BY JONATHAN VALANIA Ann McElhinney and her husband Phelim McAleer describe themselves as journalists/documentary filmmakers whose only agenda is to tell the stories that aren’t being told: That environmentalists like Al Gore, James Cameron and Gasland director Josh Fox are (in order of appearance) liars, cheaters and hypocrites; that global warming/climate change is scam; that scientists who insist otherwise are only in it for the money; that fracking is harmless; and fossil fuel consumption is a wonderful, wonderful thing.
I would call her a paid shill for Big Energy. Her latest film, Not Just Evil But Wrong, argues that decades of peer-reviewed climate science is just plain wrong. By her own admission, Mine Your Own Business, the 2006 leave-the-poor-little-mining-companies-alone-themed documentary she made with her husband, was funded by a Canadian mining company called Gabriel Resources. That is not journalism, that is corporate propaganda. She is currently on a tour of Pennsylvania college campuses (that brings her to Temple today at 1 PM) that is being funded by Americans For Prosperity, which is funded by the Koch Brothers who have massive holdings in fossil fuels like oil and gas and have spent upwards of $50 milion spreading the gospel of climate change denial and underwriting dubious scientific studies that confuse the matter and sow doubt in the minds of the American people. And it’s working. Every year polls show that less and less Americans think climate change is real or cause for concern.
Last week we got McElhinney on the phone and we went round and round on climate science atheism, the existential dangers of fracking, the scalability of renewable energy, and the accuracy of Gasland. I will give her this much: she has a knack for loudly talking over people who disagree and not letting them get a word in edge-wise, responding to any attempts at interjection with an unbroken torrent of verbiage, and making it clear that any raising of voice would be matched decibel for decibel. Plus, she has a disarming Irish brogue that almost makes all the blarney that comes with it believable. Almost.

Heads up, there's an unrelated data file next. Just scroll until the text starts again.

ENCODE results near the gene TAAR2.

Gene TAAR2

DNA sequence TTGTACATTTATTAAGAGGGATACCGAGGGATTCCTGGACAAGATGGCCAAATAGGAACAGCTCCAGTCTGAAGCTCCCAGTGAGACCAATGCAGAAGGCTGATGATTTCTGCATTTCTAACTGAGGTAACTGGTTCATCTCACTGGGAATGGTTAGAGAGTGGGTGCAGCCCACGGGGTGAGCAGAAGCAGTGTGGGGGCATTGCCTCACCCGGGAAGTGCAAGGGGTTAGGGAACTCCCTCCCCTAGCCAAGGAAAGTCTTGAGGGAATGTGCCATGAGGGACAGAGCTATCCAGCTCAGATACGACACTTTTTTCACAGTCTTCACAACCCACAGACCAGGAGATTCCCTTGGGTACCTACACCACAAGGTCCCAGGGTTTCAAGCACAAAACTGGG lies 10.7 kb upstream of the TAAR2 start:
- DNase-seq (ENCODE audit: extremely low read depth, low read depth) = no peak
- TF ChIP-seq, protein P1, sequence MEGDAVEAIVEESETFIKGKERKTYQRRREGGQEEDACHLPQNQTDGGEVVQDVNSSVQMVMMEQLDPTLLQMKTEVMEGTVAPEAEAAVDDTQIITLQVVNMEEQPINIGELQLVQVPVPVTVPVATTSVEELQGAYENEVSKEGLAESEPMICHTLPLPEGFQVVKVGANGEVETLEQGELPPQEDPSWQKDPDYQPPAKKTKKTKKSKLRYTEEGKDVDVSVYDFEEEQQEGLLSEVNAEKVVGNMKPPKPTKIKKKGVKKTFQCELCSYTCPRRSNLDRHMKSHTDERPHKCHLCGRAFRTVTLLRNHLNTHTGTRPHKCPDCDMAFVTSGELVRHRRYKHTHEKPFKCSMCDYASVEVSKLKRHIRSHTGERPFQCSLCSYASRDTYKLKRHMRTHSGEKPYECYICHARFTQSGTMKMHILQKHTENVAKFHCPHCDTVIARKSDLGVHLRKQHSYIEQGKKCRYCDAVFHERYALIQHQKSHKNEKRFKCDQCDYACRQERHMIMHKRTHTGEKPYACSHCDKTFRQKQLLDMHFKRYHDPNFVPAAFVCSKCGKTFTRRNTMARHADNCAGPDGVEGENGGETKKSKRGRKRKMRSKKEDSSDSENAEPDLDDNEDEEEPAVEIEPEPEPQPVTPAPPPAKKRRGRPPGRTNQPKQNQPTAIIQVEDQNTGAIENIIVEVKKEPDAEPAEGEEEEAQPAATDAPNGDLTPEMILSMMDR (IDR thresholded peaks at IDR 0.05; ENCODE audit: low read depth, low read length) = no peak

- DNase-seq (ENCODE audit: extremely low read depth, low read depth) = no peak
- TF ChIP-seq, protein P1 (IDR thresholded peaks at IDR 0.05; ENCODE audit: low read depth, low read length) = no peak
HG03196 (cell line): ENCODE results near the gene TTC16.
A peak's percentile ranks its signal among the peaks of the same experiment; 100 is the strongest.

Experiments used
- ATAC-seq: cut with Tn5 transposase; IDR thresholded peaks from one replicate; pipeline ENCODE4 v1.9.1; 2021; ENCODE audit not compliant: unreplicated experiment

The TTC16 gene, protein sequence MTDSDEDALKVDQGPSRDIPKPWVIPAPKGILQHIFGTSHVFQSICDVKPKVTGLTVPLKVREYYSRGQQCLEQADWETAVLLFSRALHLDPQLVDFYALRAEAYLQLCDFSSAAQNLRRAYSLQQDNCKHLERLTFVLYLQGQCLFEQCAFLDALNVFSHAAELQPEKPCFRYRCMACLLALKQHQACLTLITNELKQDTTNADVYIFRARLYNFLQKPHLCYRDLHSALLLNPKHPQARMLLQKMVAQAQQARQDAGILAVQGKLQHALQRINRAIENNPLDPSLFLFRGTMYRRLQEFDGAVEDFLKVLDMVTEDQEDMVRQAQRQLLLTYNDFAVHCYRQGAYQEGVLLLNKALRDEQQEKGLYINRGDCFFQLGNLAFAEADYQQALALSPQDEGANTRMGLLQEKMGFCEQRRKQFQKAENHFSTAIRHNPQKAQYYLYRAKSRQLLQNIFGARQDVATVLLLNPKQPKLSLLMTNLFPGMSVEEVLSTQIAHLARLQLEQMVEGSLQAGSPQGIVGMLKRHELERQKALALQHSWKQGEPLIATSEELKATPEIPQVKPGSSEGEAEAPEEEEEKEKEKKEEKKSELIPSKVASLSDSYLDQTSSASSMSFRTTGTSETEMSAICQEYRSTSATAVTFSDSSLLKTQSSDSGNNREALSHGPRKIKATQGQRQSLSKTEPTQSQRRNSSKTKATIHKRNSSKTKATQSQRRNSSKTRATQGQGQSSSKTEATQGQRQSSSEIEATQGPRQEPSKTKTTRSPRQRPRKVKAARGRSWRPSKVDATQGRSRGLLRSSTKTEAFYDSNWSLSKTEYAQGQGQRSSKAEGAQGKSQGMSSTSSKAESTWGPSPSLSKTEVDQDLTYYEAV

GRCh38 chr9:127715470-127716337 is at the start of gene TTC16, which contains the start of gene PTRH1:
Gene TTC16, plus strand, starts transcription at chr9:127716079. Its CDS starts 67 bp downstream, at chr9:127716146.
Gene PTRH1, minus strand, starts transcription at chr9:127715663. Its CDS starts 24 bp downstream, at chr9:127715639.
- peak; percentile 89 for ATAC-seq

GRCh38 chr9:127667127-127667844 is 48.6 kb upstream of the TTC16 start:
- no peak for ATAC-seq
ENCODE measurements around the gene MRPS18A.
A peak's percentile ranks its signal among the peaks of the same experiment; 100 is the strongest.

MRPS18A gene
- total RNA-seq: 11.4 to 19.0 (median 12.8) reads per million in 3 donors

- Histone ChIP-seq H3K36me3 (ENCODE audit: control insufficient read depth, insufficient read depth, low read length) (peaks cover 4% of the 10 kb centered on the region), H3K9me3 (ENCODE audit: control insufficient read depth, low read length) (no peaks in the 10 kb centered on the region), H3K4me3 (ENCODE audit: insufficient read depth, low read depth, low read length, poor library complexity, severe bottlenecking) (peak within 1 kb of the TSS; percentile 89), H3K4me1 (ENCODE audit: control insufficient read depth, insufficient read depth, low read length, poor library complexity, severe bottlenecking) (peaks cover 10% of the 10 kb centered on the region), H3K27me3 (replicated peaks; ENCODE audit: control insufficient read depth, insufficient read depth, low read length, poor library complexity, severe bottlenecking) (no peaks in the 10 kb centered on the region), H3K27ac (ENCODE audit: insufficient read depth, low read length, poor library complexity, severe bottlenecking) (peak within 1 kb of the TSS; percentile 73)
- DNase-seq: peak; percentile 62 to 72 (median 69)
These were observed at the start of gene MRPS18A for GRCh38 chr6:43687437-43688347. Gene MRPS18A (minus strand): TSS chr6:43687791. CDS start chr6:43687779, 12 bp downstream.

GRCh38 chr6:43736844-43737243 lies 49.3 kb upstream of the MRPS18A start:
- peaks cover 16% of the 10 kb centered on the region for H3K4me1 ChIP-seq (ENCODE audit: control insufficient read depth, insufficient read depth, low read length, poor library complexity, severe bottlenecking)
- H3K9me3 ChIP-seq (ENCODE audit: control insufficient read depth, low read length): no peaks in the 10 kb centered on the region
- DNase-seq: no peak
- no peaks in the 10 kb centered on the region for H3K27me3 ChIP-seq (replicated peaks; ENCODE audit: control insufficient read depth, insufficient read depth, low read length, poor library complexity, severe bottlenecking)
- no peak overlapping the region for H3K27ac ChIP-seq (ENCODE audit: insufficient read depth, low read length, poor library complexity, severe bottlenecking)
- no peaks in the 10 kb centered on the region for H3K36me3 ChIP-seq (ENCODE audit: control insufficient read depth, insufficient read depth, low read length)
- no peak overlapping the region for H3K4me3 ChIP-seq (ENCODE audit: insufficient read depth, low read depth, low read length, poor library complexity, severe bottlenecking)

PHAWKER: How would you describe what you and your husband do? Is it climate science denial or pro-fracking advocacy?
ANN MCELHINNEY: I think we’re filmmakers and journalists who like to tell stories that no on else is telling and like to tell the truth, which is kinda fun. We’ve been at this for a while. We on a small independent film production company and hopefully we’ll continue to do so. Particularly stories like Gasland which is just interesting to look at how a story is told, or not told or distorted in the case of Gasland. We’ve been at this for a while and we’ve looked at other stories similar to this, kind of environmental scares in lots of places in Africa and Southeast Asia. It’s just kind of fun. Before that we made three documentaries about international adoption. So we’re in the truth telling business — telling the truth and telling stories that no one else is telling.
PHAWKER: It’s curious to me though that aside from the international adoption stuff, that all the documentary work you guys do would seem to serve the interest of large fossil fuel energy companies. You’re questioning global climate change science, questioning critics of fracking, questioning people that are advocating against excesses of mining in foreign countries, etc. Is that just a coincidence?